Click here for the Problem Extension Worksheet version of the Problems of the Week.
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Click here for the Canadian Problem Extension Worksheet version of the Problems of the Week.
Click here for a Canadian MS Word version of the Problems of the Week.

Lower Elementary:
Question: Amaryllis takes piano lessons every day. On weekdays, her lessons are 30 minutes long. On Saturdays and Sundays, her lessons are 45 minutes long. How many hours does Amaryllis spend at her piano lessons each week?
Answer: 4 hours
Solution: In a week, there are 5 weekdays. So, Amaryllis spends 30, 60, 90, 120, 150 minutes at her piano lessons on weekdays. On the weekend, she spends 45 + 45 = 90 minutes at her piano lessons. So, Amaryllis spends 150 + 90 = 240 minutes at her piano lessons each week. Since there are and 60 minutes in an hour, 240 minutes is the same as 4 hours.

Upper Elementary:
Question: Tommy and Winthrop are playing a game of pool. If all but 7 of the 15 balls have been pocketed and Tommy has pocketed ¾ of them, then how many balls has Winthrop pocketed?
Answer: 2 balls
Solution: If all but 7 of the balls have been pocketed, then there are 15 – 7 = 8 pocketed balls in total. If Tommy pocketed ¾ of them, then Winthrop pocketed ¼ of them. Since ¼ of 8 is 2, Winthrop pocketed 2 balls.

Middle School:
Question: A marching band includes 76 trombones and 110 cornets. The conductor wants the musicians arranged so that each row has exactly the same number of musicians. He also wants everyone in a row to play the same instrument. What is the greatest number of musicians that can be in each row so that the band is arranged how the conductor wants it?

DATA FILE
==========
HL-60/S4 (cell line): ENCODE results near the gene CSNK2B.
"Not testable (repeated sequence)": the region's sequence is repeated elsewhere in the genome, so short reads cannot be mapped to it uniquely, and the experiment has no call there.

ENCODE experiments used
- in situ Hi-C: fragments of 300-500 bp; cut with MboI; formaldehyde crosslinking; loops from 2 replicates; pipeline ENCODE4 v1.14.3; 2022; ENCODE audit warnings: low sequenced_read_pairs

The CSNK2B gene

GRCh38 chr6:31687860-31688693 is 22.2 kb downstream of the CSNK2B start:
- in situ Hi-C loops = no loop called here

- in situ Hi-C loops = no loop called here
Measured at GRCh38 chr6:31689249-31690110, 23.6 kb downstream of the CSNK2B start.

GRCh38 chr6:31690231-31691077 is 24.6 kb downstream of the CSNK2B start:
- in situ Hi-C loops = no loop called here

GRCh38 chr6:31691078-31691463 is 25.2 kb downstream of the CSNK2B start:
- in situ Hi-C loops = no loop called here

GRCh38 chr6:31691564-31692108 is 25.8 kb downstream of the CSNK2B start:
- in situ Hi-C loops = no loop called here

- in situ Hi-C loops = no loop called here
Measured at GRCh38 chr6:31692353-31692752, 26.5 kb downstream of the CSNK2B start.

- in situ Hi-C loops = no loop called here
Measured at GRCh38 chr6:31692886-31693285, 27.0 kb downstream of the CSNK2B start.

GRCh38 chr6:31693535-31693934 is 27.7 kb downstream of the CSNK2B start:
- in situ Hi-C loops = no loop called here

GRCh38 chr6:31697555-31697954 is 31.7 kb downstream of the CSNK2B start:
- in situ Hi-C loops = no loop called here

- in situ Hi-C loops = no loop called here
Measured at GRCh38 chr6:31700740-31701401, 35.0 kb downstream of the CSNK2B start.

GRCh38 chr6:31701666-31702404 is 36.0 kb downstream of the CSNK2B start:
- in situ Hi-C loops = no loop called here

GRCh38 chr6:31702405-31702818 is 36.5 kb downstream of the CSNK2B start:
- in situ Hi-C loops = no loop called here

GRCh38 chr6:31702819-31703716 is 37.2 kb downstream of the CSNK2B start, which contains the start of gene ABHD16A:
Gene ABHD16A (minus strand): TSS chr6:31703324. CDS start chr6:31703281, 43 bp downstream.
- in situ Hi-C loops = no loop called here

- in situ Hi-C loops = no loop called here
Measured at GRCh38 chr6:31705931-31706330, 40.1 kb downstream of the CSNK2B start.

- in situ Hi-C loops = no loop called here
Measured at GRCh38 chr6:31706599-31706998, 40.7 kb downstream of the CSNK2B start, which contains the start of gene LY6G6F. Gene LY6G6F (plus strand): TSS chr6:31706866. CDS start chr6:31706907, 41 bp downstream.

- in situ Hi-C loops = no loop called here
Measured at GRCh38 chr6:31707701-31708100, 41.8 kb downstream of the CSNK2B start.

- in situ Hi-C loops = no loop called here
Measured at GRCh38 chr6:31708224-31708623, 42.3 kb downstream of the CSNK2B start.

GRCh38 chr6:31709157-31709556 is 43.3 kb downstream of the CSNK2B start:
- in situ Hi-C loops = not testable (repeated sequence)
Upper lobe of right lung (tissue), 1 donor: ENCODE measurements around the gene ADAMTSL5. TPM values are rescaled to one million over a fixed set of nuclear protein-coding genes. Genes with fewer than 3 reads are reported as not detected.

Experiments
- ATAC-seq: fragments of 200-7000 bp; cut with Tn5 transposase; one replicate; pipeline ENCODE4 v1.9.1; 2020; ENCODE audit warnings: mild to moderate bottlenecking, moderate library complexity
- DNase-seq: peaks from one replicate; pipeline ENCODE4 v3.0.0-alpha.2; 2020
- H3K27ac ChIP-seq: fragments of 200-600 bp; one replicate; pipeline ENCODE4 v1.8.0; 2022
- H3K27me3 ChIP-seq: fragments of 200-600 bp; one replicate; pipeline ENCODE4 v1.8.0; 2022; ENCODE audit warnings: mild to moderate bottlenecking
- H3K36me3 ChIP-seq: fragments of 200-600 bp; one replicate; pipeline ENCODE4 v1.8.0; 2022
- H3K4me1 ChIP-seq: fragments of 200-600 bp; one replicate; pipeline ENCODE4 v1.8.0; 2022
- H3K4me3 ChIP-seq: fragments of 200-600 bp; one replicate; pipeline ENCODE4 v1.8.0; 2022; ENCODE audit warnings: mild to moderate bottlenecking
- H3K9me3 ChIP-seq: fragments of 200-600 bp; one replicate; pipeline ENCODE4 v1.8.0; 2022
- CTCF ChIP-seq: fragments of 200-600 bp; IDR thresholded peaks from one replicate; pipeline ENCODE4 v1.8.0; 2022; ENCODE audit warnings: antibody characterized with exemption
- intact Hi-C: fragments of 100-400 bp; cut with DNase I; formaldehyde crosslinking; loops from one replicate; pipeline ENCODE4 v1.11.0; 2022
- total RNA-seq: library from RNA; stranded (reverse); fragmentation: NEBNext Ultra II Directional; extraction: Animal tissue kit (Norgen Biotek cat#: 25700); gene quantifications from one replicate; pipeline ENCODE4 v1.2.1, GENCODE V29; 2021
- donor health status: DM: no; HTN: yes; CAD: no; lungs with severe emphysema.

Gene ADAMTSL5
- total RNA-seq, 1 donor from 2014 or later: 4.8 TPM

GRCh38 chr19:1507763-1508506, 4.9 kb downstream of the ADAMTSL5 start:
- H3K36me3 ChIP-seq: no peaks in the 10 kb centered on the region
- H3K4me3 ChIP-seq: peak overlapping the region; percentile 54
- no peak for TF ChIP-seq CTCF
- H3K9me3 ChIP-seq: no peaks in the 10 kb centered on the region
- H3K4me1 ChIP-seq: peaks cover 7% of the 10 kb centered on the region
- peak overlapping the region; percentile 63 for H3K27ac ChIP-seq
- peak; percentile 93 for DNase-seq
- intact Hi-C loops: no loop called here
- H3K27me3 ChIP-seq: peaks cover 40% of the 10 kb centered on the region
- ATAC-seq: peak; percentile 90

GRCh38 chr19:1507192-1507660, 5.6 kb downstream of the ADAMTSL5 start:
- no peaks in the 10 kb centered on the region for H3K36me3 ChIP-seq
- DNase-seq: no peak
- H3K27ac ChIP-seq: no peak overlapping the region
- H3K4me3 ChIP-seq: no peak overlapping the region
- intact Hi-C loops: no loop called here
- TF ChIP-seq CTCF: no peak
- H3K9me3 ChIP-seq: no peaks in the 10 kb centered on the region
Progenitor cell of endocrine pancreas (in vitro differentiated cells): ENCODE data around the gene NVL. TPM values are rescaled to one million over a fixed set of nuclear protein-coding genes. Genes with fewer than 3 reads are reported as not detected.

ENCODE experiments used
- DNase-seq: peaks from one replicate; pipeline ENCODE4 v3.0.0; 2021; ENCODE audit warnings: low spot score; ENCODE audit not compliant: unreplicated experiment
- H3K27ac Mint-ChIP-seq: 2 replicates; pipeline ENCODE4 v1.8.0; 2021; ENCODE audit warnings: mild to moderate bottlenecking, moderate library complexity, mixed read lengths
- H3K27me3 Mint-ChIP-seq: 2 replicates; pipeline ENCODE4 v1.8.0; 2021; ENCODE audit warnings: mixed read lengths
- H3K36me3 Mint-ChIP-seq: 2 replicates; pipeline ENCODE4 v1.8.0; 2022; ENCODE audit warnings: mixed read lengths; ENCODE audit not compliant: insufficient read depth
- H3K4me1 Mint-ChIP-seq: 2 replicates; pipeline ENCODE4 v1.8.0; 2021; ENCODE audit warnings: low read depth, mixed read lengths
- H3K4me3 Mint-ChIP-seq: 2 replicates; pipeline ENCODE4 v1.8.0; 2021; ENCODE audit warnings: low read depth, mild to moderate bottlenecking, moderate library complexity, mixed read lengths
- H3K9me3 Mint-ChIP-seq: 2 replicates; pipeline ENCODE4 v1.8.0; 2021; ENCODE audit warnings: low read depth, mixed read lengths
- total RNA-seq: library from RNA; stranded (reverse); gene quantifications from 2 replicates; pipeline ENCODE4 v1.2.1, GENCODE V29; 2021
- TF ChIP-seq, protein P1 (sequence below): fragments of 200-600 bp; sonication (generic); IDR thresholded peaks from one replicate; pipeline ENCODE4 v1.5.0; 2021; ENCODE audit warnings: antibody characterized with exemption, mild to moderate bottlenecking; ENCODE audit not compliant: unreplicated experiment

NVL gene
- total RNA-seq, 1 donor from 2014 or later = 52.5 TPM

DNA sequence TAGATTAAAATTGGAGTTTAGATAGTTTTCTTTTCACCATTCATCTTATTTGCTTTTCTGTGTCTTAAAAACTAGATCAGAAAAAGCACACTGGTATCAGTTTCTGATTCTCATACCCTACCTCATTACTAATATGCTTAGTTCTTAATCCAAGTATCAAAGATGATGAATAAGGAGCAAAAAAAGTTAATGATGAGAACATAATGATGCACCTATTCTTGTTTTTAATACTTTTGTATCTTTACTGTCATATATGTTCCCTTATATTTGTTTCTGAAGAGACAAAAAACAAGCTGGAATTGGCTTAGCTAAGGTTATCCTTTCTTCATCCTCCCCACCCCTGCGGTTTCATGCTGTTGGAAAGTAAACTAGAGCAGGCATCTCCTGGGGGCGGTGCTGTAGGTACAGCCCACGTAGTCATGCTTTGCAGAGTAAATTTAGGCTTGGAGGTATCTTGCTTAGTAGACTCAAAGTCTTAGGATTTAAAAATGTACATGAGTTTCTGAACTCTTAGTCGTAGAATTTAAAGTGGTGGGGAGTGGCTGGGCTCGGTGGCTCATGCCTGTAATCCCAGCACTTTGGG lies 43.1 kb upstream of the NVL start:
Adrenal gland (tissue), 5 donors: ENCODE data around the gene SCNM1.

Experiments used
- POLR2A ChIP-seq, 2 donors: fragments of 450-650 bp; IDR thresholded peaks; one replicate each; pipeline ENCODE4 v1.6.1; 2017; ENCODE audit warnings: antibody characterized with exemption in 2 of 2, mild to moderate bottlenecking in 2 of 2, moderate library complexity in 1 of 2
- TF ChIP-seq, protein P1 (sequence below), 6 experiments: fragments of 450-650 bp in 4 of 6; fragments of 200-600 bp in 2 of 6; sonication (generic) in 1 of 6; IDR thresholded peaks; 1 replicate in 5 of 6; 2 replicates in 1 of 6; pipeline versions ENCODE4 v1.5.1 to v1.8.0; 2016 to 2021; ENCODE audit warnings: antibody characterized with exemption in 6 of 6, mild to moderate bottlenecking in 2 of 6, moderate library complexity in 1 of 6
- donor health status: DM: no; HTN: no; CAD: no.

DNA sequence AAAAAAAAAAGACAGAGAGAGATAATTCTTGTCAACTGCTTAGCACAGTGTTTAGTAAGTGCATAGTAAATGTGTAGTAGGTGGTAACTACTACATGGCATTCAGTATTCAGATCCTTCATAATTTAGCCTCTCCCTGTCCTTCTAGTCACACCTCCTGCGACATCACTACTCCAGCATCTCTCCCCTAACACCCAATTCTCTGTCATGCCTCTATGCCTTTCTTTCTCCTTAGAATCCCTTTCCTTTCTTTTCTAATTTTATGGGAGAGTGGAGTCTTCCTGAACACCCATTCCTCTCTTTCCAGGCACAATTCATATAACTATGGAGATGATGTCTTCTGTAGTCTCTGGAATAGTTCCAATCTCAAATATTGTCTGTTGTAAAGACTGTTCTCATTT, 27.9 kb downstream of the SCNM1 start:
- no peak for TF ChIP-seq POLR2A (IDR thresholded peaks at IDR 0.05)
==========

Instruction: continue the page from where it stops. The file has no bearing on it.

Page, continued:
Answer: 2 musicians
Solution: To find the number of rows there could be so that each row has the same number of people all playing the same instrument, we find the GCF of 76 and 110. The factors of 76 are 1, 2, 4, 19, 38, and 76. The factors of 110 are 1, 2, 5, 10, 11, 22, 55, and 110. The greatest factor they have in common is 2.

Algebra and Up:
Question: A wagon is carrying curtains, a set of dishes, and a double boiler. The double boiler weighs 2 pounds less than 3 times as much as the curtains. The dishes weigh 2 pounds more than twice as much as the double boiler. Altogether, the wagon is carrying 16 pounds. How many times as heavy as the curtains are the dishes?
Answer: 5 times
Solution: First, we find out how much each item weighs by setting up an equation whose sum is the total weight with each individual weight in terms of the weight of the double boiler: x + (x/3 + 2/3) + (2x + 2) = 16. When we solve this, we find that the double boiler weighs 4 pounds. So, the curtains weigh 2 pounds and the dishes weigh 10 pounds. The dishes are 5 times as heavy as the curtains.